Do extremists like to play? A few years ago, this question may have sounded ridiculous. But since the livestreamed attack in Christchurch and subsequent attacks across the globe making use of and reference to video gaming and online gaming communities as well as increasing evidence that extremists are using gaming (-adjacent) platforms such as DLive, Discord, Steam and Twitch, it does not sound so absurd after all to ask about the potential interplay between gaming and extremism.
One of many ways this interplay has become evident is through the use of gamification. Gamification is “the use of game design elements in non-game contexts” and refers to the transfer of points, badges, leaderboards, rewards and other game elements into settings not usually regarded as spaces of play. Gamification is believed to make extremist propaganda more appealing and ‘fun’, thereby increasing the likelihood that individuals will engage with this type of content. In some cases, this could potentially facilitate radicalisation processes. The following Insight is based on the author’s working paper on this issue and explores how gamification makes content more appealing, i.e. the psychological mechanisms underlying its allure. It should be noted that while the following assessment is grounded in existing work on gamification, it is a theoretical discussion. Future research will have to support the theoretical claims made with empirical research on gamification in extremist milieus and its effects on radicalisation processes.
The most obvious mechanism by which gamification can increase and sustain user engagement is by making the content more fun. Game elements can make content seem pleasurable and lighthearted, leading to the perception that ‘it is just a game’. It can link the experience of fun with the consumption of extremist or fringe content, leading to a positive psychological connection between the two and increasing the chances that users will engage with the content again or for more prolonged periods of time. Prologued exposure may then lead to a normalisation of the content consumed and thereby support potential radicalisation processes.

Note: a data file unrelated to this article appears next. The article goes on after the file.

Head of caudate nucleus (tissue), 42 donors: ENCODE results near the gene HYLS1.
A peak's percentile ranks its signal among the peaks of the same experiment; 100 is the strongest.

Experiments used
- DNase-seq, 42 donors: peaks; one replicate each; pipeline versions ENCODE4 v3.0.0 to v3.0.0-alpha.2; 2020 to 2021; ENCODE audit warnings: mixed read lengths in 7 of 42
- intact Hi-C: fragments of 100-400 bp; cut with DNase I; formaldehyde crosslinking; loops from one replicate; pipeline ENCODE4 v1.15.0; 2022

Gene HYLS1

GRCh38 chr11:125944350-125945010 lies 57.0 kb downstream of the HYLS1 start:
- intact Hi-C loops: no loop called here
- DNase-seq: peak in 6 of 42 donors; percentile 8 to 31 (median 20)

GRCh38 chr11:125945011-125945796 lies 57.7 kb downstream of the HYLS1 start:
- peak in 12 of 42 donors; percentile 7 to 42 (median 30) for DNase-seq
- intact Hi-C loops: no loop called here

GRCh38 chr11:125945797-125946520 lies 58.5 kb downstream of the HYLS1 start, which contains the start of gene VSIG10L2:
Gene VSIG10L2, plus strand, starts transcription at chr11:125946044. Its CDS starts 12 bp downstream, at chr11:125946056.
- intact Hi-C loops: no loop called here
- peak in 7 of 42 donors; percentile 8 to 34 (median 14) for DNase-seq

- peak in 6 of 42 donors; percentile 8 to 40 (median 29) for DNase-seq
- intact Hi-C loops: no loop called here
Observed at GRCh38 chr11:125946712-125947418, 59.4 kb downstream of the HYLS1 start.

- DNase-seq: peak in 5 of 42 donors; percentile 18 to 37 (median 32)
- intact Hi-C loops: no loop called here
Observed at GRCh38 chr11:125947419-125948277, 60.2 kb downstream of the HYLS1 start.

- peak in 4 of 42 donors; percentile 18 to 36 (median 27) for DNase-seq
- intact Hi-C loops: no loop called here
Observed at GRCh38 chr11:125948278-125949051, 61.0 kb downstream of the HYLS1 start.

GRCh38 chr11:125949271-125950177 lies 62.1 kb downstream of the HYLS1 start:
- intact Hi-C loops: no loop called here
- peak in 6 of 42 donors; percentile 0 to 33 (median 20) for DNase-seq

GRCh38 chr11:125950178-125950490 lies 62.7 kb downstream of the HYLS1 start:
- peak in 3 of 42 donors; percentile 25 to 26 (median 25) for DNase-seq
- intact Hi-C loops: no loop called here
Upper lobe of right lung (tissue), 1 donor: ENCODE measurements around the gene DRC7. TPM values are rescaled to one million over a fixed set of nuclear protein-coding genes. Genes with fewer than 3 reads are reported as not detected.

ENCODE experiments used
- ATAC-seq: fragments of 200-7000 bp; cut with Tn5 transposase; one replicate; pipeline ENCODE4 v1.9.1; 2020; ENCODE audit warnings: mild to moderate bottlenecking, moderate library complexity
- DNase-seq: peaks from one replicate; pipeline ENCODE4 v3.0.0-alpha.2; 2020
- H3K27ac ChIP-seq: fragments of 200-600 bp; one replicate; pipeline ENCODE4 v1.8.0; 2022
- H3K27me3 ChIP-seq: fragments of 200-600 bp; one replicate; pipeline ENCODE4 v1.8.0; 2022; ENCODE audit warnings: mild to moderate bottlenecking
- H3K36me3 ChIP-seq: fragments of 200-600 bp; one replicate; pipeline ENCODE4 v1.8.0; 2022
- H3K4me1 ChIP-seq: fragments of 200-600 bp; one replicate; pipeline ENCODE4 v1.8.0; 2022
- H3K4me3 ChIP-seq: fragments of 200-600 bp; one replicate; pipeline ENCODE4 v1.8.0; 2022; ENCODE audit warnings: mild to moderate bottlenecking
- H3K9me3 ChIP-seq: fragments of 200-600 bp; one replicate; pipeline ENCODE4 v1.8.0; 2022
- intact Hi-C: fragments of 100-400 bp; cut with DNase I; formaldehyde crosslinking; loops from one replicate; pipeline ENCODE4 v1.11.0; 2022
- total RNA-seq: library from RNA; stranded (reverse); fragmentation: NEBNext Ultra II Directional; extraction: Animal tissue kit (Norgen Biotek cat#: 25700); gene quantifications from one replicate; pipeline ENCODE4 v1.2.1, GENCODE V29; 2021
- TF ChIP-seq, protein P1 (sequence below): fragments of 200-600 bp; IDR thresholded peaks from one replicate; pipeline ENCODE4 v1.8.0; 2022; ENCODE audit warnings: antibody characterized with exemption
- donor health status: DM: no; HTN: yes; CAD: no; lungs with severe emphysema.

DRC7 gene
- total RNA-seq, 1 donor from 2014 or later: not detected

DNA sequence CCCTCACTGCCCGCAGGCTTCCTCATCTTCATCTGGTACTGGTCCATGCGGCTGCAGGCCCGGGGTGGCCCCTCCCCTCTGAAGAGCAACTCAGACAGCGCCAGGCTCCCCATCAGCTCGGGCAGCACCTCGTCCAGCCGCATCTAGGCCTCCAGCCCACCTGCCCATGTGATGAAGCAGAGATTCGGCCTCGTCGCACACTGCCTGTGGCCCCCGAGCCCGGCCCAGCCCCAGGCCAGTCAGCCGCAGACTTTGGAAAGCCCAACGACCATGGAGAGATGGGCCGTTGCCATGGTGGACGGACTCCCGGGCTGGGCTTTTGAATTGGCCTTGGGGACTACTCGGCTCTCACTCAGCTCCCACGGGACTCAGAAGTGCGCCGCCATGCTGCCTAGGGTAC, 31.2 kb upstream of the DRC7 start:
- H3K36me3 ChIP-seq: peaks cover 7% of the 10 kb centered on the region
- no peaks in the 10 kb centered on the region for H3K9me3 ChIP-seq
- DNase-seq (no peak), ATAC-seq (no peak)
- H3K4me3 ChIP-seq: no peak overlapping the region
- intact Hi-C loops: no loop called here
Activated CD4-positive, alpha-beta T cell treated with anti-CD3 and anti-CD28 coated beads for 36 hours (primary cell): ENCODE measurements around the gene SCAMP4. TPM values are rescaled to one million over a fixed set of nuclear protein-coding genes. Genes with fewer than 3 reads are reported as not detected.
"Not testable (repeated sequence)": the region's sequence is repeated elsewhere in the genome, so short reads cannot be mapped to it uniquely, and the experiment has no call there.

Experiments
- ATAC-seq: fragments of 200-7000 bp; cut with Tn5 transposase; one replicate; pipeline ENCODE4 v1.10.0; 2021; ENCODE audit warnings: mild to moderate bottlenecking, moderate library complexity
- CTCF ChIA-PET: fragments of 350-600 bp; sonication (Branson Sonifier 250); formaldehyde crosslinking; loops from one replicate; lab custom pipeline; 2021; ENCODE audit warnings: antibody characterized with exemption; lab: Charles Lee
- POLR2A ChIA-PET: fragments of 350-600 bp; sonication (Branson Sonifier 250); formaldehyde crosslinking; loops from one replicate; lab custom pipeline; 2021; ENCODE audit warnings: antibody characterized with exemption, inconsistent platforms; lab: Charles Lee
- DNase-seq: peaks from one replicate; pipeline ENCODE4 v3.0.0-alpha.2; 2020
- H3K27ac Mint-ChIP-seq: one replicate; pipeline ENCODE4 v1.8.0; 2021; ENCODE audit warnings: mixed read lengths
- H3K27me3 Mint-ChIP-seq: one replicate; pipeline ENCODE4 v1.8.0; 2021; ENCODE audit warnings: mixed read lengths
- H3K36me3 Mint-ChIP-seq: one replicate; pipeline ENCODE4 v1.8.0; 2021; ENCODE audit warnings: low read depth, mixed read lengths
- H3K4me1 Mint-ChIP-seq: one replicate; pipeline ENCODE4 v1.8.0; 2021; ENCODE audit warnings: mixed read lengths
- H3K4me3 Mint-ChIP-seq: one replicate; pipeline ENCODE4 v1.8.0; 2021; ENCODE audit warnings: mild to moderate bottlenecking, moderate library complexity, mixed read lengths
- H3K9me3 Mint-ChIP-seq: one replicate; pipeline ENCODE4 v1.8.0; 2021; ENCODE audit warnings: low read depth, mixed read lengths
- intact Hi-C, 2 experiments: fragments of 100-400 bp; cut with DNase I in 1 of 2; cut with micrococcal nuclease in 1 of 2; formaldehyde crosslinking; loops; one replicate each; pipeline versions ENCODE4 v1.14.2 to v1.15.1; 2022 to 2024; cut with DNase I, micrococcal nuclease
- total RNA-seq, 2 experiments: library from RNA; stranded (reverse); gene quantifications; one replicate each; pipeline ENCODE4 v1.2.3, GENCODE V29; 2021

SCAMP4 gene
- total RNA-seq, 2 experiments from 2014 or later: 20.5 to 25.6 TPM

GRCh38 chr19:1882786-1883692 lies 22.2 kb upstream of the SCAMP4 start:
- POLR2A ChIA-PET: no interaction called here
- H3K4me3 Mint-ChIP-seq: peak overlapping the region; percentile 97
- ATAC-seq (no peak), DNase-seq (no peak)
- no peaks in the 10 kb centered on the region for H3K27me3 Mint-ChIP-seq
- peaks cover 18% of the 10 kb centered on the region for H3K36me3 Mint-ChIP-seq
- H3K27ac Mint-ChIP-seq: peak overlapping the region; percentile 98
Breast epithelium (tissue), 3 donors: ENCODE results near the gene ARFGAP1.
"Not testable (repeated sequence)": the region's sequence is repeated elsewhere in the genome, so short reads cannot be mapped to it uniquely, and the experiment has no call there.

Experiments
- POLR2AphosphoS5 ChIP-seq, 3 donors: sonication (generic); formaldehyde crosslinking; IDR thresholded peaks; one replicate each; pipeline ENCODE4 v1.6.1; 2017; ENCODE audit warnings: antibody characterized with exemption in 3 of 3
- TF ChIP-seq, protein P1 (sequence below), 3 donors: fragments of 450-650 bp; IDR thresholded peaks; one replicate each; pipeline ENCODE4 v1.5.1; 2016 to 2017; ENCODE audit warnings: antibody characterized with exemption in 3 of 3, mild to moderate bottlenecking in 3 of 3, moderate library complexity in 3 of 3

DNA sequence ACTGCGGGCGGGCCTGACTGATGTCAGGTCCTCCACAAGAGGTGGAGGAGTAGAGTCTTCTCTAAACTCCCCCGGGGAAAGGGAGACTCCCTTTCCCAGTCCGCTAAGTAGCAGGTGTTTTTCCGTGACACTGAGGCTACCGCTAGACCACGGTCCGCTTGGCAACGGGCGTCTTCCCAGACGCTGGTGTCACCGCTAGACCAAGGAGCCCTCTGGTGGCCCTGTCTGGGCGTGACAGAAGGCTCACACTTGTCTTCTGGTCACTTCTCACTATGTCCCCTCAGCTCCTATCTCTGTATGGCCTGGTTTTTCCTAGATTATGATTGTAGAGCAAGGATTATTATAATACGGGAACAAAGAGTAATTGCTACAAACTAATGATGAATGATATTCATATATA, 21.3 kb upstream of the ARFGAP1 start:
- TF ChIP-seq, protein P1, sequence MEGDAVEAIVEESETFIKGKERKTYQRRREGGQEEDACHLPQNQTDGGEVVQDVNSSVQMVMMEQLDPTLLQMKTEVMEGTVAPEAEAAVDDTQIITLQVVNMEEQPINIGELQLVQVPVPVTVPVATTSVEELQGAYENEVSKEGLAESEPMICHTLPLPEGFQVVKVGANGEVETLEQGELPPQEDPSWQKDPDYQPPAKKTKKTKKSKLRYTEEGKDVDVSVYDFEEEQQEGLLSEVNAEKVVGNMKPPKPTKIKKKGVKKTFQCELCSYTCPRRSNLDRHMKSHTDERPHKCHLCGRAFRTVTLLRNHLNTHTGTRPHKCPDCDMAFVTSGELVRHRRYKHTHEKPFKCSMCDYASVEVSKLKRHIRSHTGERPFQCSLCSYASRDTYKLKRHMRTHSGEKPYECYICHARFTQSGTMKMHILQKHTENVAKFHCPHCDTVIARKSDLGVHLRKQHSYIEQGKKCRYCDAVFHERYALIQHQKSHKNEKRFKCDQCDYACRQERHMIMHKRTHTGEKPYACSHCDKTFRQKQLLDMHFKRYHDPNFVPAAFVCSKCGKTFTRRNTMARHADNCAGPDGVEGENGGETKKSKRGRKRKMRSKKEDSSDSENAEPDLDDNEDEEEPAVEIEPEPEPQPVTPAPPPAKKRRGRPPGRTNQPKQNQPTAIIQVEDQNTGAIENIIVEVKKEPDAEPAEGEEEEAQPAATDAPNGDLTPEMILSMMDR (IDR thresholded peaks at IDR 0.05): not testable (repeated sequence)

While the real world often lacks continuous positive feedback, game elements provide instant feedback for users, e.g. by winning points for taking certain actions. By rewarding certain actions, game elements create positive feedback and reinforcement as users will be motivated to take another action to claim another reward. Being rewarded feels good and users are more likely to continue their engagement when they feel good about themselves. Constantly being rewarded for whichever behaviour the designer of the gamified content believes to be ‘desirable’ can nudge users into behaving according to the wishes of the designer. In an extremist context, this may mean rewarding users for spreading propaganda, for trolling other users, for supporting an extremist organisation or influencer, or simply clicking ‘like’ to increase the visibility of a certain post.
The dopamine rush caused by being rewarded for a certain action with points, badges or other rewards can also make users feel empowered and confident that they achieved something meaningful. Users in gamified applications want to feel competent and by rewarding even small actions, they become increasingly confident and may be more willing to take on bolder actions requiring more commitment than simply clicking on or sharing content. This feeling of empowerment and of being able to tackle an increasing number of challenges can lead to more consistent user engagement with the content provided and nudge them deeper into the gamified setting with every new action they take. In a gamified extremist setting, this may be the first step down the proverbial rabbit hole and into a radicalising community.